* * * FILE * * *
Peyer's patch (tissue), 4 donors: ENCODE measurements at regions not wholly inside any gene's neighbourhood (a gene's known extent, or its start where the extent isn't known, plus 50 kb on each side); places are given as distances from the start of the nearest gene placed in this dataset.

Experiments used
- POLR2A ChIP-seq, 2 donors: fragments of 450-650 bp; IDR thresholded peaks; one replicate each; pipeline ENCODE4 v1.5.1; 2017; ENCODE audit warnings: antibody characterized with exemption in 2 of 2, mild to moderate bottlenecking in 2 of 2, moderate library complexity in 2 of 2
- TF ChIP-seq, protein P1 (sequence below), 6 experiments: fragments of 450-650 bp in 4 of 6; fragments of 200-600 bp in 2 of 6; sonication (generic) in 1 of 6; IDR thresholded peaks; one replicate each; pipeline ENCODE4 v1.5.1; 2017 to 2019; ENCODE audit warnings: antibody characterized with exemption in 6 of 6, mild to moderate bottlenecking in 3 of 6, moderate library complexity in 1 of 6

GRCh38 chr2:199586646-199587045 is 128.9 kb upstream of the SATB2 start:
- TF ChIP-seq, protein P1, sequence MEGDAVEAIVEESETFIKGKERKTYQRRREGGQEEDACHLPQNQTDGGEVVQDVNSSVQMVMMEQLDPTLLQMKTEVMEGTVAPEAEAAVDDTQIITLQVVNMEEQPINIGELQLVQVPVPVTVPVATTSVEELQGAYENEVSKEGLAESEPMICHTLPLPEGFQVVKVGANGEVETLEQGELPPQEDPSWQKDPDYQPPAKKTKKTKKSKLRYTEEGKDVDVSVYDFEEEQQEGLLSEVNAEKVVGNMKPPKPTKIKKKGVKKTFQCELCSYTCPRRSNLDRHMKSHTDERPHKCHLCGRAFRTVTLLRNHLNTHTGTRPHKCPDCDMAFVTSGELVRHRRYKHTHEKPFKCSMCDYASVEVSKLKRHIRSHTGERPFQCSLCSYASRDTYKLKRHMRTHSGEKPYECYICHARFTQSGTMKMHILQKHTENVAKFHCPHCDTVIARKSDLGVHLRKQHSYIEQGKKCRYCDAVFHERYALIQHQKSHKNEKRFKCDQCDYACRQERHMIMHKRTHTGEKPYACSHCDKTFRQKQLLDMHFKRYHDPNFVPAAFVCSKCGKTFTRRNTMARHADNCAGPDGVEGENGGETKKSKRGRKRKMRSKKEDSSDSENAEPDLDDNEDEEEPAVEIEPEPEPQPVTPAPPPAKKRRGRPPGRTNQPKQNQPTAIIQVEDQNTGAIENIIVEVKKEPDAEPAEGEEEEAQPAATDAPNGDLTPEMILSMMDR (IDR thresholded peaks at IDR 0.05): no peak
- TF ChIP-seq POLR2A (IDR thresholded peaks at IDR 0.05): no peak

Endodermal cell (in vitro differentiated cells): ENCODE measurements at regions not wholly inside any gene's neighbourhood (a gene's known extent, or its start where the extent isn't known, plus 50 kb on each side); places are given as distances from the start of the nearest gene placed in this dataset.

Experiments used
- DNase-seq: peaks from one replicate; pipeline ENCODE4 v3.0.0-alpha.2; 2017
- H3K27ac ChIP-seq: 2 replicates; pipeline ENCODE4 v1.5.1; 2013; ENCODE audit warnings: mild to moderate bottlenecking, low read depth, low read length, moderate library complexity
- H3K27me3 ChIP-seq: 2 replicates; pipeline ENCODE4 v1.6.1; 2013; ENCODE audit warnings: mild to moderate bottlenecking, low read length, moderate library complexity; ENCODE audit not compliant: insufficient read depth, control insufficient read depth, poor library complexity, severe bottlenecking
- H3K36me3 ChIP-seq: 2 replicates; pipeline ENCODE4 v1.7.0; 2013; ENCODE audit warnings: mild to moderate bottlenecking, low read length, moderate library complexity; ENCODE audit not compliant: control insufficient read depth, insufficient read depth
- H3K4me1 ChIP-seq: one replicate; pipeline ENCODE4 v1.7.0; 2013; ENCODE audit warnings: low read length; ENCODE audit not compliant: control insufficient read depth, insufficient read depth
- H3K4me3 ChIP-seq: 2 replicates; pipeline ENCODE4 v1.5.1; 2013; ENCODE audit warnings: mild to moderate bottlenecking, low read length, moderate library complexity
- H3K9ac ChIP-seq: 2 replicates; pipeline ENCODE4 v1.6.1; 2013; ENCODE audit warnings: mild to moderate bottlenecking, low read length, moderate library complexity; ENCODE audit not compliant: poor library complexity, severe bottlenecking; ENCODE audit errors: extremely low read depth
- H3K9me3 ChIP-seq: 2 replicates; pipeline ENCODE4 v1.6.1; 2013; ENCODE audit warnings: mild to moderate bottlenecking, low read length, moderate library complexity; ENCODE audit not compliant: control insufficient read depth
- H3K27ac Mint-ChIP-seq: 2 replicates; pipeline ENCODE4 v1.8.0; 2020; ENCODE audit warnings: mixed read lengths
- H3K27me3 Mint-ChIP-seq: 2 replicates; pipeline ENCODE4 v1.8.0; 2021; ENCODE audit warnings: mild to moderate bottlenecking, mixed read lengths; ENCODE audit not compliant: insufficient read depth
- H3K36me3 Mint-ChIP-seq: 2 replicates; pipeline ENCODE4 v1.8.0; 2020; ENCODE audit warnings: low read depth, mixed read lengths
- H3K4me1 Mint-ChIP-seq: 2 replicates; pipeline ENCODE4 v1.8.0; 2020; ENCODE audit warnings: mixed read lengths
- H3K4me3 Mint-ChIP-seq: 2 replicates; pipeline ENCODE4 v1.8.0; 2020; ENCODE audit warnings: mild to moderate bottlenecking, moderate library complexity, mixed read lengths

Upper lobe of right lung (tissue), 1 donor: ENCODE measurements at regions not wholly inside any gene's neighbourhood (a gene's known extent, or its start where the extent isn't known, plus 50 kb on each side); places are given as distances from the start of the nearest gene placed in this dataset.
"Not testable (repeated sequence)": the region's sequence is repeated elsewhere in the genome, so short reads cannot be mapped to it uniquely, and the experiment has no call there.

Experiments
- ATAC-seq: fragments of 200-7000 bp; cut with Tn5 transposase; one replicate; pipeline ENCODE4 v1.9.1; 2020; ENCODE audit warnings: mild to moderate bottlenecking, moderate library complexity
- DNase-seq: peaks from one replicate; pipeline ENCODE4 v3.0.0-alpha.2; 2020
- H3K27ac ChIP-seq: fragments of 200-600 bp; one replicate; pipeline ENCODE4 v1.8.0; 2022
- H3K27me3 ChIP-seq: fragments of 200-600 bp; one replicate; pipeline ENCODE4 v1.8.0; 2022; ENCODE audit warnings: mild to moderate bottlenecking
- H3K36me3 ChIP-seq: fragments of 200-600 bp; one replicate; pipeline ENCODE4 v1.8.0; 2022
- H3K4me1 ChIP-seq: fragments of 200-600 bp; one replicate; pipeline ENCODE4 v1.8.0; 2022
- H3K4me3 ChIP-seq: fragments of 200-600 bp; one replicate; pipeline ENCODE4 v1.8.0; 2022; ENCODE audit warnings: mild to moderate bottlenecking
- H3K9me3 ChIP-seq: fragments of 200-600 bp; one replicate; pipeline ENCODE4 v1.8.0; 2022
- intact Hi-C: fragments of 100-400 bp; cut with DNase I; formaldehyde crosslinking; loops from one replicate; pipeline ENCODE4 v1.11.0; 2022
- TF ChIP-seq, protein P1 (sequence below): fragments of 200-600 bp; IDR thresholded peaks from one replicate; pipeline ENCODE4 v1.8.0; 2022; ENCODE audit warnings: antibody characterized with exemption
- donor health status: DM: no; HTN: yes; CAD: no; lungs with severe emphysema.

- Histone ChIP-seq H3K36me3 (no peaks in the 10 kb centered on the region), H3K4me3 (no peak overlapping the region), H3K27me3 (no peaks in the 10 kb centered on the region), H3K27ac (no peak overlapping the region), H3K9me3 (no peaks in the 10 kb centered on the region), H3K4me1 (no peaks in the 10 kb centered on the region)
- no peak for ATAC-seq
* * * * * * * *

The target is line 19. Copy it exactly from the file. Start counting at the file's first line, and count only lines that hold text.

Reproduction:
- H3K27me3 Mint-ChIP-seq: 2 replicates; pipeline ENCODE4 v1.8.0; 2021; ENCODE audit warnings: mild to moderate bottlenecking, mixed read lengths; ENCODE audit not compliant: insufficient read depth